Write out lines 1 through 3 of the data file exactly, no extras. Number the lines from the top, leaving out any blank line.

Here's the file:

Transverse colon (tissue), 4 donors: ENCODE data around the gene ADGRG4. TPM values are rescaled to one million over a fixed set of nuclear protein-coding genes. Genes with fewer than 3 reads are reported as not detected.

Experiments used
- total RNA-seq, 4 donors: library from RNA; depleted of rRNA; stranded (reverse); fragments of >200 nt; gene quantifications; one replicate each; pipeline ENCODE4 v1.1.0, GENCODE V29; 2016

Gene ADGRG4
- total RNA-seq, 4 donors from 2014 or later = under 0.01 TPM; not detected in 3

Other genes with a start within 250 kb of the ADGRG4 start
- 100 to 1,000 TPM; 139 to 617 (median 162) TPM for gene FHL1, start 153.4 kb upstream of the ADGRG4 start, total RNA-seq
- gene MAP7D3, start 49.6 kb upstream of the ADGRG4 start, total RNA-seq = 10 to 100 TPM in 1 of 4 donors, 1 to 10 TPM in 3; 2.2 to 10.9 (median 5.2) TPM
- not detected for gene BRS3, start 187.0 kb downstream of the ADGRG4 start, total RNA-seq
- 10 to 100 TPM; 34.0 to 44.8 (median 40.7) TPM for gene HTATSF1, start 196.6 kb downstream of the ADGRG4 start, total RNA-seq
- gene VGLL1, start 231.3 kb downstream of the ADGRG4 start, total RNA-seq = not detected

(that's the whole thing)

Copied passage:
Transverse colon (tissue), 4 donors: ENCODE data around the gene ADGRG4. TPM values are rescaled to one million over a fixed set of nuclear protein-coding genes. Genes with fewer than 3 reads are reported as not detected.

Experiments used
- total RNA-seq, 4 donors: library from RNA; depleted of rRNA; stranded (reverse); fragments of >200 nt; gene quantifications; one replicate each; pipeline ENCODE4 v1.1.0, GENCODE V29; 2016